As a series grows its fanbase, the possibilities broaden as well. It took a while for the Yakuza series to really find its audience in the West, but with the success we’ve seen in the past few years, we were able to start producing English VO for recent games from that team, like Fist of the North Star: Lost Paradise and Judgment. I would certainly love to see a similar arc for Sakura Wars!
Iyane Agossah: The localization of Sakura Wars focuses on adapting Japanese terms such as honorifics instead of keeping them in the script. Could you tell us more on this decision?
Andrew Davis: That’s a good question! Neither approach is necessarily right or wrong. As a localization team, we always discuss this and other questions of style at the beginning of a project to establish what will fit best with each game. For some franchises like Persona or Yakuza, set among complex power structures in a modern-day Japan, it’s been useful to apply honorifics like -san, -senpai, -chan, or -sensei, as once players get over the hurdle of figuring out how they’re used, they can pick up contextual clues regarding who has authority over whom.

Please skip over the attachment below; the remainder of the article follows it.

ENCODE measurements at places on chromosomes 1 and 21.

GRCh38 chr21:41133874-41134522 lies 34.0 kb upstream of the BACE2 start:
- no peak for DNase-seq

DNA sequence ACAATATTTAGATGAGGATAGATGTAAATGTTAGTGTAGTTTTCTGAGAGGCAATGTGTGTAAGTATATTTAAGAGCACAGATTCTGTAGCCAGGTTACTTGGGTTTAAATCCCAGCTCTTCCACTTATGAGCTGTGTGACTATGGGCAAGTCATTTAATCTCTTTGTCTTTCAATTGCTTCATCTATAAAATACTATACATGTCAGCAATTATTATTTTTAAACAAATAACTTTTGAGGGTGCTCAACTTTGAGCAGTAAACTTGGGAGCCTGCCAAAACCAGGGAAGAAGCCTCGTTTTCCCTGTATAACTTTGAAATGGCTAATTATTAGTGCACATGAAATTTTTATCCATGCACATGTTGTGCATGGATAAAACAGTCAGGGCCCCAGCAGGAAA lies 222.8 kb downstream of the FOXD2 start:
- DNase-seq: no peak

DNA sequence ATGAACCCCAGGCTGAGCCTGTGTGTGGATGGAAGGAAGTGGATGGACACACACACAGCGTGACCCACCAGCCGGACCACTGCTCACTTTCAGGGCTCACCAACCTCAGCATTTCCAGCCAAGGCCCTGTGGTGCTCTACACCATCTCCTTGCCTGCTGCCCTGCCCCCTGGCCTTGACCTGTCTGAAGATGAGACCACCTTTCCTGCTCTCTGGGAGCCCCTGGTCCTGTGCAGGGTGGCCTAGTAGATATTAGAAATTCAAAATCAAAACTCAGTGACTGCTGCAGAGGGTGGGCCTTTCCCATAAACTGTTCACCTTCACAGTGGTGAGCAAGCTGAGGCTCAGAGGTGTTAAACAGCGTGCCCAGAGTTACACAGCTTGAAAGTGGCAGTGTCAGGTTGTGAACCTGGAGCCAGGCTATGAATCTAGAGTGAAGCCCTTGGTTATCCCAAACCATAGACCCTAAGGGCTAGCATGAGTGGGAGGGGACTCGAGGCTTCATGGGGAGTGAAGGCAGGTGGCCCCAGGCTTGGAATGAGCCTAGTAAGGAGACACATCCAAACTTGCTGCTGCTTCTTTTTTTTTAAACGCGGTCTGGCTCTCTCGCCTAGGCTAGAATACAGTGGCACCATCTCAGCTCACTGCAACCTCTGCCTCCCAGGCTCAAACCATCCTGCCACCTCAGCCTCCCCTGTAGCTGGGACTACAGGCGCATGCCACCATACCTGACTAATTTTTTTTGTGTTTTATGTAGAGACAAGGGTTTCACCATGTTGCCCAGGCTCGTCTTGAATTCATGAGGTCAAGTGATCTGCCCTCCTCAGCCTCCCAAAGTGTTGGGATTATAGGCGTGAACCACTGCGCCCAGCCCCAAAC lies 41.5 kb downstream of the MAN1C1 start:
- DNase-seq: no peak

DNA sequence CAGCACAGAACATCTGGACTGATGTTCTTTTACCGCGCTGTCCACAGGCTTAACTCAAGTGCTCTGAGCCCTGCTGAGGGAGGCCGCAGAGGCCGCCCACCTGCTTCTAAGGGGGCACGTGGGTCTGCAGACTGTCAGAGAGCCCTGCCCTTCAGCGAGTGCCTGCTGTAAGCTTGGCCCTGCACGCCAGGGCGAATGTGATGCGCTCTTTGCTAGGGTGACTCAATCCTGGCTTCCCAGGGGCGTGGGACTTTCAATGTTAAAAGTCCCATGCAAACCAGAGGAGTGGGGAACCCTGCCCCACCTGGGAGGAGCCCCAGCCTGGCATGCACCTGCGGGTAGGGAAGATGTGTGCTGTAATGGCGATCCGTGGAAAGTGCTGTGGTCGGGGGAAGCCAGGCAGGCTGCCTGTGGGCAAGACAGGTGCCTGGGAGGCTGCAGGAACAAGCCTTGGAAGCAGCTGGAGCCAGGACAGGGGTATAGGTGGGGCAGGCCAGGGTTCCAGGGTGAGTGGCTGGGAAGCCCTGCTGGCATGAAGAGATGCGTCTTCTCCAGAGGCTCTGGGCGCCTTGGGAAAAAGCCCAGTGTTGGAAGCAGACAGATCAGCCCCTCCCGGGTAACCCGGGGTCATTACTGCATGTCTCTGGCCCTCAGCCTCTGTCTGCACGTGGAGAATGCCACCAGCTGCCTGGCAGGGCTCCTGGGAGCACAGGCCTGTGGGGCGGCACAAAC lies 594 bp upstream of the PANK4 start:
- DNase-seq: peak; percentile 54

We did consider this for Sakura Wars as well, since of course it’s set in Tokyo. That said, given all the demons, steampunk, airships, and libromancy, we also knew this still have many elements of a period fantasy story. Additionally, the character relationships were pretty straightforward, so it didn’t seem like honorifics would add a lot of information that wasn’t already clear from the context. Ultimately, it seemed to fit the narrative best to localize into naturalistic English and sidestep some of the more explicitly Japanese details. So, for instance, I’m sure some players noticed that in the Japanese VO Sakura often calls Seijuro “Sei nii-san”, signifying that he’s an older male close friend from back when they were little kids. We opted to render this as simply “Seijuro”, the way a native English speaker would approach it.
Iyane Agossah: In Japan, this new entry is titled Shin Sakura Taisen. Could you explain why you decided to go for a simpler title in the West? Hypothetically speaking, if the first game gets localized later on, could it earn a subtitle, such as Sakura Wars: Origins ?